Today marks the second day of the weeklong African-American celebration of Kwanzaa, which was created 44 years ago by a professor who now teaches at Cal State Long Beach. But Belmont Shore retailers and restaurant workers on Second Street say they've had few if any customers asking to buy gifts for the seven-day celebration.
"Not a person has asked about Kwanzaa," Gina Gonzalez, a store clerk at Eden, a women's clothing store, said Sunday.
Kwanzaa is based on the theory of Kuwaida, which is Swahili for tradition, and ''Nguzo Saba,'' the Seven Principles. It is meant to celebrate the culture and traditions and empower people about their identity. It was born out of the era of Black Power but has evolved over the decades into less political interpretations.
In Los Angeles on Sunday, a parade was held and well attended, and Kwanzaa was marked in downtown Long Beach. Other festivities continue privately during the week, when a candelabrum called a Kinara is lit, and ears of corn that represent each child in a family are set out on African straw mats. Some people fast during the holiday then feast on the last night.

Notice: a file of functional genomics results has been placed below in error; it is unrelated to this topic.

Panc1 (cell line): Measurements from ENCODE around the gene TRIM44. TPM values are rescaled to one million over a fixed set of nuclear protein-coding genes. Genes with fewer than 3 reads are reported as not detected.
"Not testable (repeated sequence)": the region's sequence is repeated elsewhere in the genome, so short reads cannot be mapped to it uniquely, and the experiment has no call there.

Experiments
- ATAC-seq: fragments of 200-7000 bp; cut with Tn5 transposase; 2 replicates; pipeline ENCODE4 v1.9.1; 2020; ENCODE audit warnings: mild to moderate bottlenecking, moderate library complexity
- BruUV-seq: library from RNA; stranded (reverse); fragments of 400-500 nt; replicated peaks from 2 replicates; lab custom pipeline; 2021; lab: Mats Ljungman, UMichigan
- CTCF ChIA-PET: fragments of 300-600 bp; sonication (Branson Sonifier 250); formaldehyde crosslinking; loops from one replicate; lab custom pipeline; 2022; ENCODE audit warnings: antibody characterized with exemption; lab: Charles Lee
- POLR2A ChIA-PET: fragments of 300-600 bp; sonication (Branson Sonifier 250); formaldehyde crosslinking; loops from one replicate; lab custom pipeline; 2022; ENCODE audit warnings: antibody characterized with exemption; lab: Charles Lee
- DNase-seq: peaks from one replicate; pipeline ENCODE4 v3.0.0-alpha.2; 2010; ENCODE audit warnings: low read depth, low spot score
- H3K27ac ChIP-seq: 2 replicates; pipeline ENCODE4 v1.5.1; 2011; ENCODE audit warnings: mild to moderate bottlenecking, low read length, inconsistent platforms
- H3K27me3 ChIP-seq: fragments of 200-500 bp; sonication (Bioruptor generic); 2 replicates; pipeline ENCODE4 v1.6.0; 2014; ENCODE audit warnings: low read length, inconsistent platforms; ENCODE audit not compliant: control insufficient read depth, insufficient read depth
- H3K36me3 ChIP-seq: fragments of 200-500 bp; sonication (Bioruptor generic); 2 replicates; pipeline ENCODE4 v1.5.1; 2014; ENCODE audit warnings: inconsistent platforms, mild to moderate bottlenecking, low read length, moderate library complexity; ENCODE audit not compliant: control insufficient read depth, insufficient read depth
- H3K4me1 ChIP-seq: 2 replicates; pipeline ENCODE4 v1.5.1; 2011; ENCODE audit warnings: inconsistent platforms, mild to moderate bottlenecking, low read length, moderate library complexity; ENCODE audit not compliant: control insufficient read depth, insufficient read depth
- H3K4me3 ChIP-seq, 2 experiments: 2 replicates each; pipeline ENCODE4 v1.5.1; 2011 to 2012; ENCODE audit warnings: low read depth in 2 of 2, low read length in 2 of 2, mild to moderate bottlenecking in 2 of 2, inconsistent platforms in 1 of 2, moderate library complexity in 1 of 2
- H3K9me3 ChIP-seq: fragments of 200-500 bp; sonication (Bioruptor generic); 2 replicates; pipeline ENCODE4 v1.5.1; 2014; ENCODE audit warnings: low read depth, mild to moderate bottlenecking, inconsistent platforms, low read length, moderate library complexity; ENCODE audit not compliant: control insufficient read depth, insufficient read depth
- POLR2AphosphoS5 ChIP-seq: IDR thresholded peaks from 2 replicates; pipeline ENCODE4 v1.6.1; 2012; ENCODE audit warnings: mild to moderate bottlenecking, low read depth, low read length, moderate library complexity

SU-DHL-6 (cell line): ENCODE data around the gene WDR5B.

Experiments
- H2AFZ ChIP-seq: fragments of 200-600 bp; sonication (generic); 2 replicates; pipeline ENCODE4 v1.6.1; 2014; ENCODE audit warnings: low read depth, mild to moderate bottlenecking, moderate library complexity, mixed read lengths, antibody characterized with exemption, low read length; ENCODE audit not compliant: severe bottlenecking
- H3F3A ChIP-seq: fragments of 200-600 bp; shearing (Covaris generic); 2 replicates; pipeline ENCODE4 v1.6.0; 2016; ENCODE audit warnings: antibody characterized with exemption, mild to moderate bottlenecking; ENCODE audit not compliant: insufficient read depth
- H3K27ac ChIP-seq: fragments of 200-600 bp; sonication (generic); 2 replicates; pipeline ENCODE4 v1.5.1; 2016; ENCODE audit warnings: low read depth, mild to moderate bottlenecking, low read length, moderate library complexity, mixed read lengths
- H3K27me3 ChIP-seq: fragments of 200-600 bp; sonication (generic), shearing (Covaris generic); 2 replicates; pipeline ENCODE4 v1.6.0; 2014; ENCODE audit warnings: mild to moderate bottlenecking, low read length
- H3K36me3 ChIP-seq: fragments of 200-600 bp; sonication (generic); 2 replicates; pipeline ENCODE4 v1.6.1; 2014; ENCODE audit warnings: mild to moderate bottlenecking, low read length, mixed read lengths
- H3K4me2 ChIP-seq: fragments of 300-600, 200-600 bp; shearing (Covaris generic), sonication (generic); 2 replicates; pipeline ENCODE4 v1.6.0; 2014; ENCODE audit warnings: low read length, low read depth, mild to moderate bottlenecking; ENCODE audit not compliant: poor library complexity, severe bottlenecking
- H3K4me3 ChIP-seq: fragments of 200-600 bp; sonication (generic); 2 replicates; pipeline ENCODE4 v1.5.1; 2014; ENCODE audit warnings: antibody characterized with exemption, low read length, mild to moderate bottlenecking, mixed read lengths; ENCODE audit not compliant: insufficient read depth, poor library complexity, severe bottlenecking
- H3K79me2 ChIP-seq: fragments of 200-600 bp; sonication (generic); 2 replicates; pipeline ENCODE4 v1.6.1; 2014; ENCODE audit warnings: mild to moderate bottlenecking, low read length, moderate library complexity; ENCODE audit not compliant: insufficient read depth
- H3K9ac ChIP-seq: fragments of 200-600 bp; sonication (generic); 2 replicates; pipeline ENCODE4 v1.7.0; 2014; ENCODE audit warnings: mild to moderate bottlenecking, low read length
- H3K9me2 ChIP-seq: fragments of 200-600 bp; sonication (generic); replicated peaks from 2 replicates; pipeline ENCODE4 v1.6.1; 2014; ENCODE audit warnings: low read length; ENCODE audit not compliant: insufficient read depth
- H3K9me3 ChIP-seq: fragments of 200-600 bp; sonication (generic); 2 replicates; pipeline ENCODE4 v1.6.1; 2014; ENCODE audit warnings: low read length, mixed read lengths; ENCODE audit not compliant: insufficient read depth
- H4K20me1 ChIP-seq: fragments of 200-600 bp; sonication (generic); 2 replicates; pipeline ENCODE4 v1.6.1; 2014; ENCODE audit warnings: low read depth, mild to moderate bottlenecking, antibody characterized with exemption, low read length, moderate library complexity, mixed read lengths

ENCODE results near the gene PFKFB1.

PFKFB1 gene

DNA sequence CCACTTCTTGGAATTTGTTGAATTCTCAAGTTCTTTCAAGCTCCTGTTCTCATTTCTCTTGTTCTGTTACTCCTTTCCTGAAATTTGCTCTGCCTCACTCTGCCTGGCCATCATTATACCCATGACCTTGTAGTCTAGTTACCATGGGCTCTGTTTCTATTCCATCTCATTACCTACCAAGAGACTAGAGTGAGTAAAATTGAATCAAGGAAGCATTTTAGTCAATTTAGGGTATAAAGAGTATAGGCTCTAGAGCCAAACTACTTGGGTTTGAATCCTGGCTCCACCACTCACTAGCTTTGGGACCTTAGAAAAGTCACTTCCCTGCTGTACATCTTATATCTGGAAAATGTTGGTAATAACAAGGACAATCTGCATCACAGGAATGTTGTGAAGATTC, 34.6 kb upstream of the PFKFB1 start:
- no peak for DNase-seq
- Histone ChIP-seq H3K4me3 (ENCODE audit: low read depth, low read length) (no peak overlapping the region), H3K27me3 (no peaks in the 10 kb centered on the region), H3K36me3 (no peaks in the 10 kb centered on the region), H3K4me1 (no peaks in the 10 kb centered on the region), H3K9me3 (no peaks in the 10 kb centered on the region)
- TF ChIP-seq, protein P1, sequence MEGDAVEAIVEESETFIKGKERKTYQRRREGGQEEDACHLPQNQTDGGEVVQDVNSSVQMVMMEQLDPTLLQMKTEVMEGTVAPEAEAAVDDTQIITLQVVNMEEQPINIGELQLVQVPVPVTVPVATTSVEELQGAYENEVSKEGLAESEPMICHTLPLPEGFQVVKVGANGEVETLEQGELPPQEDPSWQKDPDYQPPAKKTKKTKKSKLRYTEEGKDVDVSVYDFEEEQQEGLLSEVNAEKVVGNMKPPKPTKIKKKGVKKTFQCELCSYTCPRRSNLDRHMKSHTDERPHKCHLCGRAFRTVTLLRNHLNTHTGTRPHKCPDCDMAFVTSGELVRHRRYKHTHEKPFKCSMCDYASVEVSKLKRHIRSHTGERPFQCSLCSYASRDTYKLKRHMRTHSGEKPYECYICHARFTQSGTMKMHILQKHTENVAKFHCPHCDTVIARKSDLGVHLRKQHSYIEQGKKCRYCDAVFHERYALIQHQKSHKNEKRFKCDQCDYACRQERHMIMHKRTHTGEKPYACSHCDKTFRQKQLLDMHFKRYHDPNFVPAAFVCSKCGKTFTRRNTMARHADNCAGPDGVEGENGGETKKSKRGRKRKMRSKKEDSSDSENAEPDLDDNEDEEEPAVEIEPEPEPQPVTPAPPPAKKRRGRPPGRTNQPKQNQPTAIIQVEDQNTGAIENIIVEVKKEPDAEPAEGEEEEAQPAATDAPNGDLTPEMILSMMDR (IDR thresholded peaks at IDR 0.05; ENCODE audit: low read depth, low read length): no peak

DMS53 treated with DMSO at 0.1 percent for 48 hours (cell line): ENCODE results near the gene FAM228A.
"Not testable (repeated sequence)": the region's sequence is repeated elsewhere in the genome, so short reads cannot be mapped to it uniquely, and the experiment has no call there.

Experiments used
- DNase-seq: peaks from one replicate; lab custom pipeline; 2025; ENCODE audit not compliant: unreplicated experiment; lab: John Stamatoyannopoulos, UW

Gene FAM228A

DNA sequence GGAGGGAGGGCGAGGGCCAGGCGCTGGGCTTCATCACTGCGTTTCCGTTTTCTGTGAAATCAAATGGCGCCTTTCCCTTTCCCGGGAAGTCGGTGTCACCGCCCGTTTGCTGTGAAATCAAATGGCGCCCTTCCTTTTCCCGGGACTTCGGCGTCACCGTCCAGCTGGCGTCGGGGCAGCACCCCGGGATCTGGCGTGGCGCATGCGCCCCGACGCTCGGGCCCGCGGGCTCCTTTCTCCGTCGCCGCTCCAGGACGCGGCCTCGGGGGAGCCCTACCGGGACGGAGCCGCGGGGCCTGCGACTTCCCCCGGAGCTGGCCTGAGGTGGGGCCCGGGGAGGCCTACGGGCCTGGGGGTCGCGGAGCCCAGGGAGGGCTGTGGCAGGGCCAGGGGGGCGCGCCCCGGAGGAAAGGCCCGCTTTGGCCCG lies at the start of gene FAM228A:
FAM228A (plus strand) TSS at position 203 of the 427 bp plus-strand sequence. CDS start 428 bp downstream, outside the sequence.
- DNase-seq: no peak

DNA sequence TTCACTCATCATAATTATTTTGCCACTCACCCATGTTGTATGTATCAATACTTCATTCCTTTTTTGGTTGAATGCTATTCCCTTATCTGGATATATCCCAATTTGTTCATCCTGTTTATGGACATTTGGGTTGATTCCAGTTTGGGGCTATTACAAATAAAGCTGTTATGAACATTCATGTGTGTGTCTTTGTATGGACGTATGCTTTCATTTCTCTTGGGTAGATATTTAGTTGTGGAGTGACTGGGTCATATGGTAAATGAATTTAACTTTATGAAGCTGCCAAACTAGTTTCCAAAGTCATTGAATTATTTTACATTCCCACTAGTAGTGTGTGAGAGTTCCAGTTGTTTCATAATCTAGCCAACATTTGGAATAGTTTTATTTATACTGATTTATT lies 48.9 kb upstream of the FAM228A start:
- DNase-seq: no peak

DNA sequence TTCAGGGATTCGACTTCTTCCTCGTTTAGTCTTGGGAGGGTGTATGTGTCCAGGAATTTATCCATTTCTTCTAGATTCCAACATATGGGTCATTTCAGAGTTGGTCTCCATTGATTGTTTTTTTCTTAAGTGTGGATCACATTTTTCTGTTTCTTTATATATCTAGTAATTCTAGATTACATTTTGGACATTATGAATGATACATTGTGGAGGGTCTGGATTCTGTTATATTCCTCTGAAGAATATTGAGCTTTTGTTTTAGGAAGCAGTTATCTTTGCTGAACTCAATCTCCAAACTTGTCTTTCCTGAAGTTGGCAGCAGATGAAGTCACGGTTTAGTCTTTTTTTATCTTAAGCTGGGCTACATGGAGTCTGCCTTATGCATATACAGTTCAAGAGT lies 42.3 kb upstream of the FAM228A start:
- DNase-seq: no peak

''In its most essential understanding and expression, Kwanzaa is a celebration of family, community and culture with each providing a context and commitment of common ground, cooperative practice and shared good,'' Karenga wrote in his annual founder's message.
On each of the seven days, gifts with symbolic meanings are exchanged. Last night celebrated the concept of unity. The second night, tonight, celebrates the concept of self-determination. A red candle is lit and the focus is on celebrating one's identity and creativity. Gifts can include books with positive messages and other inspirational items. The remaining five nights celebrate collective work/responsibility, cooperative economics, purpose, creativity and faith.
Shore retail store owners said they had plenty of goods made in Africa or otherwise reflecting cultural themes in art and other items.
At Fern's Garden, there are numerous Africaxn-made items, including brightly colored fabric purses made in Ghana by Global Mamas--with labels personally signed by artisans--and intricate beads out of tightly woven paper.
Z Fabrique, a retailer offering a wide array of products from around the world, was also stocked up with candles and incense. And Second Street Beauty Supply had shelves of red, green and black candles.
Perhaps the slow demand for Kwanzaa purchases is reflected in a poll commissioned by the National Retail Federation and conducted by BIGresearch from Oct. 5 to Oct. 12 found that 1.9 percent of the 8,767 adults surveyed said they would celebrate Kwanzaa, compared to 91.2 percent for Christmas and 5.2 percent for Hanukkah. The poll has a margin of error of plus or minus 1 percent.